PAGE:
Q&A: Enforcing Noise Rules

Q I live in a three-floor, four-room,30-unit condo, mostly 50-plus, with the only family with children (ages two and three) living on the third floor above me. For the past year there has been an excessive amount of constant running; playing on tile floors with outside-type toys; screaming and crying from 7 a.m.until 8 p.m.; and playing in the bathroom. The sound from jumping off the sofa and onto the floor has become almost unbearable.In addition, the mother has very little control over the children and prefers to keep them in the house rather than taking them outdoors.

I approached the husband one night when the noise had gotten unbearable and he didn't realize that it was that bad. He apologized and said he would see that it didn't happen again. But the bottom line is that I complained to the property management company (as well as other owners) about the noise from the family, all to no avail. The parents were sent a letter asking them to control their children. The noise stopped for three days but has since started up again. They were notified again by property management but ignored the warning.

So my question is what is the next step to enforce these owners to follow the "noise" rules?

Can an attorney help me? I am at my wits end.

—Distressed in New Jersey

A “Noise complaints are very common in community associations,” says attorney Jennifer Loheac, an associate in the Real Estate Department and a member of the Community Associations Practice Group at Iselin-based Greenbaum Rowe Smith & Davis, LLP. “The problems are often attributed to thin walls or unpadded flooring in the upper units. Sometimes the issue involves disrespectful neighbors as well as overly sensitive neighbors.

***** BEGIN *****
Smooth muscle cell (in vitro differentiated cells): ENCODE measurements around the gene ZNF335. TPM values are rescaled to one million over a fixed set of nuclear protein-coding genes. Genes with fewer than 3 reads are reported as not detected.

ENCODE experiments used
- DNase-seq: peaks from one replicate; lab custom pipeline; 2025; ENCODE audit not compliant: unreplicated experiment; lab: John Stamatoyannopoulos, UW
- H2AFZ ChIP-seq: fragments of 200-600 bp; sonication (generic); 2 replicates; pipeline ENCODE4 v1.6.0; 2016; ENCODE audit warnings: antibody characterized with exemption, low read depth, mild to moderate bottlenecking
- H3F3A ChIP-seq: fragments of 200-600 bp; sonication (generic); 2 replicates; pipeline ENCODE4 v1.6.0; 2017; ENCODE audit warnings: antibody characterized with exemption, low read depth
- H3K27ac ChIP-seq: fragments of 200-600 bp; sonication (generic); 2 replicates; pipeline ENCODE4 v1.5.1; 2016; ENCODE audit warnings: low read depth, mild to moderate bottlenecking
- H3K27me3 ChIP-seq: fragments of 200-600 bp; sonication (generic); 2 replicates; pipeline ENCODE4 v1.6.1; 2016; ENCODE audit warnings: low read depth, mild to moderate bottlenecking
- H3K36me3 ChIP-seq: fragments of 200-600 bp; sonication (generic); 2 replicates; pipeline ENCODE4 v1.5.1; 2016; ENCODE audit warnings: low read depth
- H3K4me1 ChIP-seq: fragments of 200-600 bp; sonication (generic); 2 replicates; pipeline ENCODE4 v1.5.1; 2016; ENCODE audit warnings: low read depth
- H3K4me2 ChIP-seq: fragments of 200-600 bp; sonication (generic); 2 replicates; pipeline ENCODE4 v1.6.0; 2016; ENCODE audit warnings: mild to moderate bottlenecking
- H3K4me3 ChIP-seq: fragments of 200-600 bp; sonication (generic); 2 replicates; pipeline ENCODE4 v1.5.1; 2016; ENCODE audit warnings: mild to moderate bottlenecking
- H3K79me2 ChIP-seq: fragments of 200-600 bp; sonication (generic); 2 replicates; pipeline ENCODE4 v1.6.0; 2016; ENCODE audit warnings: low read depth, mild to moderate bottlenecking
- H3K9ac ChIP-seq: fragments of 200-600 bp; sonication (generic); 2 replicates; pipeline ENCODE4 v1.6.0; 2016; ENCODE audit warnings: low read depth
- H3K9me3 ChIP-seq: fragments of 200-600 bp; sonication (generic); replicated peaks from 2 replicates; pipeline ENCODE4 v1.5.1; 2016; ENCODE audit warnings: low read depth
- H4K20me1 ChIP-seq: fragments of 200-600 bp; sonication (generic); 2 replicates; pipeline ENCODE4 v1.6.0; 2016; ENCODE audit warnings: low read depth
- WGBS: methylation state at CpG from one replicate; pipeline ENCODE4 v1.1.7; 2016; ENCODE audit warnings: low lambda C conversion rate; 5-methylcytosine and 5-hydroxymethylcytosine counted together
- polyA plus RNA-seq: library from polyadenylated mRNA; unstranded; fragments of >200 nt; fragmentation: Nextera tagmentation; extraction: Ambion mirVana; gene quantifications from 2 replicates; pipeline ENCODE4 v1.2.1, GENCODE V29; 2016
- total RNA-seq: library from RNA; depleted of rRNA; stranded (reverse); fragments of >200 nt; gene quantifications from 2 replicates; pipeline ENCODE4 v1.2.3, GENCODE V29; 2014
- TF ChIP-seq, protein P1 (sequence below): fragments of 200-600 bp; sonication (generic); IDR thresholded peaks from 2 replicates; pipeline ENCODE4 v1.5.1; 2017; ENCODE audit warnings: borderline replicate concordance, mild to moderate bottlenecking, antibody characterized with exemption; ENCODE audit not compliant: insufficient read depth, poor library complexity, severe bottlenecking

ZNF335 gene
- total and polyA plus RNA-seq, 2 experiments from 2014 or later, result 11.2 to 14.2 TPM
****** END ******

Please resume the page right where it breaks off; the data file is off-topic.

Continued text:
“The issue is more complicated than meets the eye because communities are limited in how they can enforce ‘noise.’ For example, if the complaint from the first floor unit resident is that the upper unit resident stomps, takes late-night baths or is moving chairs in the kitchen, these things are virtually unenforceable beyond a call or letter advising to "please consider being quieter in the evening." Running a washing machine, vacuuming, laughing, crying, caring for children are also other lifestyle matters that are frequently hard to silence. Where a homeowner, however, is continually blasting a stereo into the late hours of the evening, hammering or drilling or entertaining five friends loudly every night after 11pm, these are somewhat easier to address because these activities may, indeed, rise to the level of a nuisance.

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